There isn't much to a sponge, in the way of complexity. They have been described as a collection of specialized cells into a structure -- it is a multicellular animal, but the most primitive. Some modern sponges don't have skeletal material, but fossil sponges can have either calcite or silica spicules of varied shapes. This isn't like a solid skeleton, exactly, but often there is enough holding the tissue of the sponge together after death and burial, so that we see a kind of combination fossil, involving impression of soft tissue, along with the tiny spicules embedded within it.
This photograph of a modern sponge shows a familiar branching form, which is soft to the touch and squeeze:
This sponge wouldn't fossilize too well. Sponges of ancient Paleozoic oceans though, had spicules of calcite or silica, and we do find them as fossils, common in some limestone beds. This fossil sponge has star-shaped calcite spicules:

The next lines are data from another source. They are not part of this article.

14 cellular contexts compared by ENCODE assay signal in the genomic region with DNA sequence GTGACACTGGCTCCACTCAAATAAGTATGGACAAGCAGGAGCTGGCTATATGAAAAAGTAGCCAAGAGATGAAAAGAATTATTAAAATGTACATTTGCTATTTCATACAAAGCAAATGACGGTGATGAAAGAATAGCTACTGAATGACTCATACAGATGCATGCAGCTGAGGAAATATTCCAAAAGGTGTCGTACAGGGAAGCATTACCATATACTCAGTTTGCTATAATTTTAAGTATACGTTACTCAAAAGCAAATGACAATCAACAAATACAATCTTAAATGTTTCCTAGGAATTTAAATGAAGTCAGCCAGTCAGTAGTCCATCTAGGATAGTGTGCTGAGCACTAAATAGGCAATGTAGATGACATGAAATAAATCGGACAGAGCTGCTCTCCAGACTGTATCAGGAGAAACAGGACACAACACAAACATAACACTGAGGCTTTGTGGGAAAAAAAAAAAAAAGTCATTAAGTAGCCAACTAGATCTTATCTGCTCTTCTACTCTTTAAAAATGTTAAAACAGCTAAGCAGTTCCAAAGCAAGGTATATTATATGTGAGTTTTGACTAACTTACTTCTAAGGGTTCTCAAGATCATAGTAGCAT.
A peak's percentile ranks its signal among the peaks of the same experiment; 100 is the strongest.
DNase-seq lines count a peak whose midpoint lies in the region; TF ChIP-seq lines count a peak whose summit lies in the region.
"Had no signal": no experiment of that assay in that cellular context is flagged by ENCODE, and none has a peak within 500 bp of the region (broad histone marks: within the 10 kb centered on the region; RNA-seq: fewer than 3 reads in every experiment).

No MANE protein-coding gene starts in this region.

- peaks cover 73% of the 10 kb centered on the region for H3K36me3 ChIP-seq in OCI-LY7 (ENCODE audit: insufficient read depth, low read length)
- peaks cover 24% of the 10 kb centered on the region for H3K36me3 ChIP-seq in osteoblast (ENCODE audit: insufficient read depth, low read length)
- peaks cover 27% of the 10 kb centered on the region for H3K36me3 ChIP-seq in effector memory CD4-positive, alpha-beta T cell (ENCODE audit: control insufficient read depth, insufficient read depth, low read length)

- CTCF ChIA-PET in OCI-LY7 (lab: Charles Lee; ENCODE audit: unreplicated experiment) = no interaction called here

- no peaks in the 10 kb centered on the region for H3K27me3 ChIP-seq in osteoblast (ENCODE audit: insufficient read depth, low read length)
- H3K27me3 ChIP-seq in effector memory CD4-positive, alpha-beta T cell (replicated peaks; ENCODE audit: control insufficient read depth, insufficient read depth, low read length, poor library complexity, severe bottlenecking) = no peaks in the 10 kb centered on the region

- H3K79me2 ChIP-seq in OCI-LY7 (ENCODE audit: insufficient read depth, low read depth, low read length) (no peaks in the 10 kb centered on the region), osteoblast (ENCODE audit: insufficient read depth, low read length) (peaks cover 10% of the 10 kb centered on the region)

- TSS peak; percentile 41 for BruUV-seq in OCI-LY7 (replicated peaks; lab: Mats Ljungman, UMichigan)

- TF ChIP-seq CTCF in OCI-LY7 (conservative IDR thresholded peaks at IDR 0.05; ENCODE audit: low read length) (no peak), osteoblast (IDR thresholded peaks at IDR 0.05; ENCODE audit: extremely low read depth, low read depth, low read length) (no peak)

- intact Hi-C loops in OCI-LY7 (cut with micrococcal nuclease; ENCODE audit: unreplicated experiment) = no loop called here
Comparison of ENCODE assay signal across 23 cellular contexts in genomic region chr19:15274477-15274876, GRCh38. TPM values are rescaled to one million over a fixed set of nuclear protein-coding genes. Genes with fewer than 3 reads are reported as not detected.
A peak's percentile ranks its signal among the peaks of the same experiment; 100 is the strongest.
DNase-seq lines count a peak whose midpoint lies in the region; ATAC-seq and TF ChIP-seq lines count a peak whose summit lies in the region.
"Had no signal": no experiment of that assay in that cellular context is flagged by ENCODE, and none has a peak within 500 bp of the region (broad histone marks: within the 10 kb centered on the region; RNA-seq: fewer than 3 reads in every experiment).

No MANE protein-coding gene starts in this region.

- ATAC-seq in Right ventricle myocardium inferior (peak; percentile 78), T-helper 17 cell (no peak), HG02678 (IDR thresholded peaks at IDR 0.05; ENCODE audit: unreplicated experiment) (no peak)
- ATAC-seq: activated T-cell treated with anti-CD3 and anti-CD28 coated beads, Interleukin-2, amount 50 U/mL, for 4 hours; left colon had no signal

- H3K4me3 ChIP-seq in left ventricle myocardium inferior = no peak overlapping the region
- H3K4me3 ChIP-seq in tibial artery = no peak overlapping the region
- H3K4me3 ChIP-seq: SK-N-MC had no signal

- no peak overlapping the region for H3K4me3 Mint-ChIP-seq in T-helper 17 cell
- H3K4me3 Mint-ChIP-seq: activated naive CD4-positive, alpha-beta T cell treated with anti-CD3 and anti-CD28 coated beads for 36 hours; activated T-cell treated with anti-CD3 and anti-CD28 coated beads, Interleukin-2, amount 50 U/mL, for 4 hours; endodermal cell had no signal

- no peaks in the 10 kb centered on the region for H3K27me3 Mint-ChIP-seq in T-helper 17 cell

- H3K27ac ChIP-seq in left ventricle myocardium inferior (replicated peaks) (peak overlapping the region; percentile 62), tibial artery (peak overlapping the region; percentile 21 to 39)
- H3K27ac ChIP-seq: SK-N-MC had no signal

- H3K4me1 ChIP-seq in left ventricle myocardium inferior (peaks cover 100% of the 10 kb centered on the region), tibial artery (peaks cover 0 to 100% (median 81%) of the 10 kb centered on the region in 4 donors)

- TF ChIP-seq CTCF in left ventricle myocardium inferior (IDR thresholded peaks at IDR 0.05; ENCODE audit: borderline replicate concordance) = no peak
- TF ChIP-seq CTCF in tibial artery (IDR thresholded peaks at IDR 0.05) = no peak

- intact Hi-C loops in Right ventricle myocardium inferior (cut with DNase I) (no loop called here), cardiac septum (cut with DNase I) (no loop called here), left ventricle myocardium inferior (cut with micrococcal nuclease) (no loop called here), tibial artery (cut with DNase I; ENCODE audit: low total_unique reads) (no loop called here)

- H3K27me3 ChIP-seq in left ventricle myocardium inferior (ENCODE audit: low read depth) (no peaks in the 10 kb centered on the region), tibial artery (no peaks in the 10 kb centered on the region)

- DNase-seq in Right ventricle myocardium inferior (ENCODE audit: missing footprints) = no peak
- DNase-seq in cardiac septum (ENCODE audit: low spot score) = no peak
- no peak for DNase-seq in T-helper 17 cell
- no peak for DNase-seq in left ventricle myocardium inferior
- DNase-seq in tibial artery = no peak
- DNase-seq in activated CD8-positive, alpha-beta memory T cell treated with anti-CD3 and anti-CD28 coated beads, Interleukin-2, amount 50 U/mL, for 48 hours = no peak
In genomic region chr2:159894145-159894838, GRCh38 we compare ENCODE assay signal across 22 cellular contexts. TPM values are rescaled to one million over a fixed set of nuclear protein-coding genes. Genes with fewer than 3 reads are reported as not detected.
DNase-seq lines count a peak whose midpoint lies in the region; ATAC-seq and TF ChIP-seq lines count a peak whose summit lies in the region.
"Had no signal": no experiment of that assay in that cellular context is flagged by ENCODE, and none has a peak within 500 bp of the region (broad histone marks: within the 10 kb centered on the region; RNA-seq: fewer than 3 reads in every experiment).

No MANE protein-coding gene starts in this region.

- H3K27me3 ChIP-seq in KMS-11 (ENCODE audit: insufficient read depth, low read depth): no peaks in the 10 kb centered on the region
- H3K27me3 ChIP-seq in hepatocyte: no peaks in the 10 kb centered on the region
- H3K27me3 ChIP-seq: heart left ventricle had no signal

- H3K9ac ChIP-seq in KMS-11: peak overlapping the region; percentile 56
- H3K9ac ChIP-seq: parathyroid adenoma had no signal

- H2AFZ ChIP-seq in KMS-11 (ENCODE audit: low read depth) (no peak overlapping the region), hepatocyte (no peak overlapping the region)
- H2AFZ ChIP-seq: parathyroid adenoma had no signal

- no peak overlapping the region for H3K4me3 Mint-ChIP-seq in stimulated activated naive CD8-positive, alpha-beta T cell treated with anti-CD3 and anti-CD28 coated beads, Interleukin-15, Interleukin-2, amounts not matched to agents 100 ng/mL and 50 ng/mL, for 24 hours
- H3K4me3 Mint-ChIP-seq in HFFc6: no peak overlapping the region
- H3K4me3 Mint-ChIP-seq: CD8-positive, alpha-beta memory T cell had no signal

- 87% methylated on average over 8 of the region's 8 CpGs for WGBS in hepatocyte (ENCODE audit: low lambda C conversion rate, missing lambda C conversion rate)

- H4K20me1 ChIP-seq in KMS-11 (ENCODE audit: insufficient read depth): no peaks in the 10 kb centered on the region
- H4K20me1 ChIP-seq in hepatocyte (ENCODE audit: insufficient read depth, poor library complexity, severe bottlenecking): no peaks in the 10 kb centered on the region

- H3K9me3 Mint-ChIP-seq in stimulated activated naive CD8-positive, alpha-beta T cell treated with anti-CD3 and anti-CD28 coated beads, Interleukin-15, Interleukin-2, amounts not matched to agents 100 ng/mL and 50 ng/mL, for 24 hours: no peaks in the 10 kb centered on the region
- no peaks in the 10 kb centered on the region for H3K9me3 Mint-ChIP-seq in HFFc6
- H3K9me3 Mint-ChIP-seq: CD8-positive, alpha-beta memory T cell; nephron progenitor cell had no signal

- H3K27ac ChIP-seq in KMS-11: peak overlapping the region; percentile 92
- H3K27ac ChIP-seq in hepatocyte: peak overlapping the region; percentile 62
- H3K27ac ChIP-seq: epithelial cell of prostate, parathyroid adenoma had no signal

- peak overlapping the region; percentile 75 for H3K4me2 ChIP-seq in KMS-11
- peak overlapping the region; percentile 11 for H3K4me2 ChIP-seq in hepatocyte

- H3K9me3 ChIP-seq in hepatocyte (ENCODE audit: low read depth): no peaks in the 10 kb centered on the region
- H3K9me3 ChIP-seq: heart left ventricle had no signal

The shape of this particular sponge is rather disc-like, or cup-like, and lumpy, but remember that we have to factor in that compaction has distorted the shape from the original form of the animal. In life, this sponge would have been bowl-shaped, but more full-bodied. If we zoom in, we see the star-shaped calcite spicules characteristic of this group (look on the right side of the image):
A sponge from the Paleozoic Era that had a characteristic shape and texture is Hydnoceras , a glass sponge (silica spicules):
Hydnoceras has the unique cross-hatched pattern seen in modern glass sponges, and also has a distinctive "knobby" appearance.